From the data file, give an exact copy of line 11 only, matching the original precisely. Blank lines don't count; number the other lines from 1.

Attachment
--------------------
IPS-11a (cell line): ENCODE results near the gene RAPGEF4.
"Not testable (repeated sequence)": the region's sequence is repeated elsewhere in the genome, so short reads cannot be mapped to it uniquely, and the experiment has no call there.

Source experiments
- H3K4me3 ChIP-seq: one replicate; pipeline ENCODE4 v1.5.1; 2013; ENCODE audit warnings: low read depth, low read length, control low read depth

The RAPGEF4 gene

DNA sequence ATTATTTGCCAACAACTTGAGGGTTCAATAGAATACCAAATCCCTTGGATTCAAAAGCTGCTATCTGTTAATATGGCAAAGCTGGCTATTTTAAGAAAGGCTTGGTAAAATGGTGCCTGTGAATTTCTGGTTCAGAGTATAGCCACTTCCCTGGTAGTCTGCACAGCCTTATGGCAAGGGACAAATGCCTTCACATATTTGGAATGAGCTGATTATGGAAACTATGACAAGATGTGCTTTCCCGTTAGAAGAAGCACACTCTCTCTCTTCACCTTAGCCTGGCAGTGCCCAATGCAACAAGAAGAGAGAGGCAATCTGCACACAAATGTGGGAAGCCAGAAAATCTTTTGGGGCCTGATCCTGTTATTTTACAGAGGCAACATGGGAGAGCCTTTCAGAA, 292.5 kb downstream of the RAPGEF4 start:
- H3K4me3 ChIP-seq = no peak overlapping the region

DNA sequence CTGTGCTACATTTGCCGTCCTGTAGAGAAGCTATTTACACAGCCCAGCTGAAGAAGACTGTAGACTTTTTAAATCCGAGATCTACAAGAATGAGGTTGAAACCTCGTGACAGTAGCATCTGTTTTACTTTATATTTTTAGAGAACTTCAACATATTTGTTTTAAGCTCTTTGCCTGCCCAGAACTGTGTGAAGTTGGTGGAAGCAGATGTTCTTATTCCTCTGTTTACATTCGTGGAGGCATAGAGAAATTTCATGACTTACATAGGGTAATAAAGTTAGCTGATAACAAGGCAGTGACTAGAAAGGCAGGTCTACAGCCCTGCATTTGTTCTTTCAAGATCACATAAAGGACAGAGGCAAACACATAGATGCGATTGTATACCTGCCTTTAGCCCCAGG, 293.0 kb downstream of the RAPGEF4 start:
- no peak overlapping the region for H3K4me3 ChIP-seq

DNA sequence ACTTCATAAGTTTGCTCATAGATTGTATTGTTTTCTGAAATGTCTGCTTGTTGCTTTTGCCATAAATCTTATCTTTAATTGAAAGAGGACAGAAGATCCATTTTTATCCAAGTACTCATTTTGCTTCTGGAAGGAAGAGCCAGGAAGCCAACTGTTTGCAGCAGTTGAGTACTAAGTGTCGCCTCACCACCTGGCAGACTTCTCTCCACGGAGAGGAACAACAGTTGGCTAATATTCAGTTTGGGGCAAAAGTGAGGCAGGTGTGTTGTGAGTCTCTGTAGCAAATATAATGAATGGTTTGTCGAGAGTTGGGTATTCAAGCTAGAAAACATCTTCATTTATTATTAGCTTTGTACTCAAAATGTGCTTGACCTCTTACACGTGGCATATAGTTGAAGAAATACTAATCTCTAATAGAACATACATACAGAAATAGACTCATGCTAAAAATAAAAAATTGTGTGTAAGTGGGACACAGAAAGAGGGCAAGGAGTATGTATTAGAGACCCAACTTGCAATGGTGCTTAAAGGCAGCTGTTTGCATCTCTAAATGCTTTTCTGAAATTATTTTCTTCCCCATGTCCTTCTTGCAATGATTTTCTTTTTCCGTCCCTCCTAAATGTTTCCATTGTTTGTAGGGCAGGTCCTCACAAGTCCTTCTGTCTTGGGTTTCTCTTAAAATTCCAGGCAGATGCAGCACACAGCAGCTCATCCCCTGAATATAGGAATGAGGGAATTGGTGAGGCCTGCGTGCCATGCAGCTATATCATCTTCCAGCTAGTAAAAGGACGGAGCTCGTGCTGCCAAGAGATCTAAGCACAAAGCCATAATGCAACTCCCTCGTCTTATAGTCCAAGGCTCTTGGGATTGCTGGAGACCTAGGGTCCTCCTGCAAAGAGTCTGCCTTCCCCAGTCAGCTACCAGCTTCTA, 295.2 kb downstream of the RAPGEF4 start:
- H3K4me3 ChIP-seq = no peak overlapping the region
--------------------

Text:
- H3K4me3 ChIP-seq = no peak overlapping the region